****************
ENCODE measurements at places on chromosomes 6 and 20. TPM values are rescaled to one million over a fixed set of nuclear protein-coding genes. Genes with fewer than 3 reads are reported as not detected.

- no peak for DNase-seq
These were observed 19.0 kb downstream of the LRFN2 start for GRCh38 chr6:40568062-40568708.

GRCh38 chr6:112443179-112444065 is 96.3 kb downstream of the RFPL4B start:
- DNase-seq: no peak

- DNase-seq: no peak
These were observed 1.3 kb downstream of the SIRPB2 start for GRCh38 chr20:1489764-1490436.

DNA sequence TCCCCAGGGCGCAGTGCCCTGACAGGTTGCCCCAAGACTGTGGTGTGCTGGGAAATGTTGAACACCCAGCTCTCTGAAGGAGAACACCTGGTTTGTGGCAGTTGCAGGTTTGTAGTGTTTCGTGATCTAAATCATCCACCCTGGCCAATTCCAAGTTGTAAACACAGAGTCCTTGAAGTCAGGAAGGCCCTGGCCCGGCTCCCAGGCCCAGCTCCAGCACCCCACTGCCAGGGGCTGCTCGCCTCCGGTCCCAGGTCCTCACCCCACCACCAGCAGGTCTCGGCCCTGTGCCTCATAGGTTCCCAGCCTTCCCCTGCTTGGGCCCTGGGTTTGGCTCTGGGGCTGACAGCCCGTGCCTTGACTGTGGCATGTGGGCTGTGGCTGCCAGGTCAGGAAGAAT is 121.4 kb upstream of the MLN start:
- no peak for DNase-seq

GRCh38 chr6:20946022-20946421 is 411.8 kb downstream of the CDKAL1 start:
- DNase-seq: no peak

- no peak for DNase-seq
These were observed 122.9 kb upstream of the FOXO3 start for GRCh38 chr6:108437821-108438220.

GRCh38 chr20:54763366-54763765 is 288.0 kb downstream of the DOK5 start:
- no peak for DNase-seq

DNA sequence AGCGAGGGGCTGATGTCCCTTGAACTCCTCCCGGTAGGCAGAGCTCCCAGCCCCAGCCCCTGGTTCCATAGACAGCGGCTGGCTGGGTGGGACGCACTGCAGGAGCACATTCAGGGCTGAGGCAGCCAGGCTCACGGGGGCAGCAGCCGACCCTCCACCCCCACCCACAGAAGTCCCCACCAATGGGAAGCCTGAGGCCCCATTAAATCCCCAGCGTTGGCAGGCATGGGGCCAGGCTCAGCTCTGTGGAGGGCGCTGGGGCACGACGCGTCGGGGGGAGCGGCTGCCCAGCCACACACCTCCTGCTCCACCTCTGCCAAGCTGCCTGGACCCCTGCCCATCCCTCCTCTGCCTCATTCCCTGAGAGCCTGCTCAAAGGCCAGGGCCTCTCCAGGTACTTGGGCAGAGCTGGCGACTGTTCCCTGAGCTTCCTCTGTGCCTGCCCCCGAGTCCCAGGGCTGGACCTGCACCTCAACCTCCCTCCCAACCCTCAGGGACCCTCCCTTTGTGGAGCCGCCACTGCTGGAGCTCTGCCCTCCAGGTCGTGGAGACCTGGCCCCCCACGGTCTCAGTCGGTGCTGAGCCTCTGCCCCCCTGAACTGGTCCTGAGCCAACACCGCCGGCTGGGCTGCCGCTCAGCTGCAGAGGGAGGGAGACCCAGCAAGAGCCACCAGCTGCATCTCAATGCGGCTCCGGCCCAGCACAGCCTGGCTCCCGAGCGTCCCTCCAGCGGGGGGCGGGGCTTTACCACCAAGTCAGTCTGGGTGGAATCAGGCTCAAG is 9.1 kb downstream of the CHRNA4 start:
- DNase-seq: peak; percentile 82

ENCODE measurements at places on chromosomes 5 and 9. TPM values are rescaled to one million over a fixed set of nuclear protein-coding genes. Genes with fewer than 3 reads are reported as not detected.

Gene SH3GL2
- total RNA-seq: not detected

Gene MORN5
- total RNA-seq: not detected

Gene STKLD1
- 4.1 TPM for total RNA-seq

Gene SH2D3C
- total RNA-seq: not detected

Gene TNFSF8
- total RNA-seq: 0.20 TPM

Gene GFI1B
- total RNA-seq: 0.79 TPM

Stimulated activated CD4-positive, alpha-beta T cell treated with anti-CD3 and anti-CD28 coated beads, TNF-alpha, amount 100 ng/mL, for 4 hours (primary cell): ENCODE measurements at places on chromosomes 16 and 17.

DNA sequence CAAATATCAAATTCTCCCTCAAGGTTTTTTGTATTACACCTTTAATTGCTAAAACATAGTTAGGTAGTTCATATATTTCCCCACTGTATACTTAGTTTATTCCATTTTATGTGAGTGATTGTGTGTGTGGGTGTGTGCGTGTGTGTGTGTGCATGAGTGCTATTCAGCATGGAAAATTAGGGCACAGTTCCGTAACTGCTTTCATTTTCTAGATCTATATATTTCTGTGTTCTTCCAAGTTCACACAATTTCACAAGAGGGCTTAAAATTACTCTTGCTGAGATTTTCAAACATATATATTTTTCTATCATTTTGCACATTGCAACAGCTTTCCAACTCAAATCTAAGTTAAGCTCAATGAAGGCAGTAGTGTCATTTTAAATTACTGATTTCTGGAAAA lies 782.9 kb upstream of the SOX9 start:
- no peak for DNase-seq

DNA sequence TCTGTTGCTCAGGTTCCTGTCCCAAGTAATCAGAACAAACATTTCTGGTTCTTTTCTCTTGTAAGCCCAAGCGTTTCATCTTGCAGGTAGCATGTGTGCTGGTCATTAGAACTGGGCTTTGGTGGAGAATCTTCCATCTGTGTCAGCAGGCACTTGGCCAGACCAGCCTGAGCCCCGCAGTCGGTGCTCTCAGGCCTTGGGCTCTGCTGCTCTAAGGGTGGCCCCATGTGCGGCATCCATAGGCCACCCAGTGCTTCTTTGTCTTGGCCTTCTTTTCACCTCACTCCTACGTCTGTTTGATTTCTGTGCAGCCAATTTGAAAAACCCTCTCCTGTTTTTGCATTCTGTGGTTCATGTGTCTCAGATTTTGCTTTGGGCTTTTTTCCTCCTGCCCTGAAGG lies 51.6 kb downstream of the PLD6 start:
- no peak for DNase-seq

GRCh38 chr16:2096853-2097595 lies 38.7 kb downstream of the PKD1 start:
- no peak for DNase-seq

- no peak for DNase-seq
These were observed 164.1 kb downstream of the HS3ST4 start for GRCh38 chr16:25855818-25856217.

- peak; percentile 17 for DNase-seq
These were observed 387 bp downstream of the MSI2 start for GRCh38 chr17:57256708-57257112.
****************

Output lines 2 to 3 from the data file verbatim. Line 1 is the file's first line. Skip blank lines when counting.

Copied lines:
- no peak for DNase-seq
These were observed 19.0 kb downstream of the LRFN2 start for GRCh38 chr6:40568062-40568708.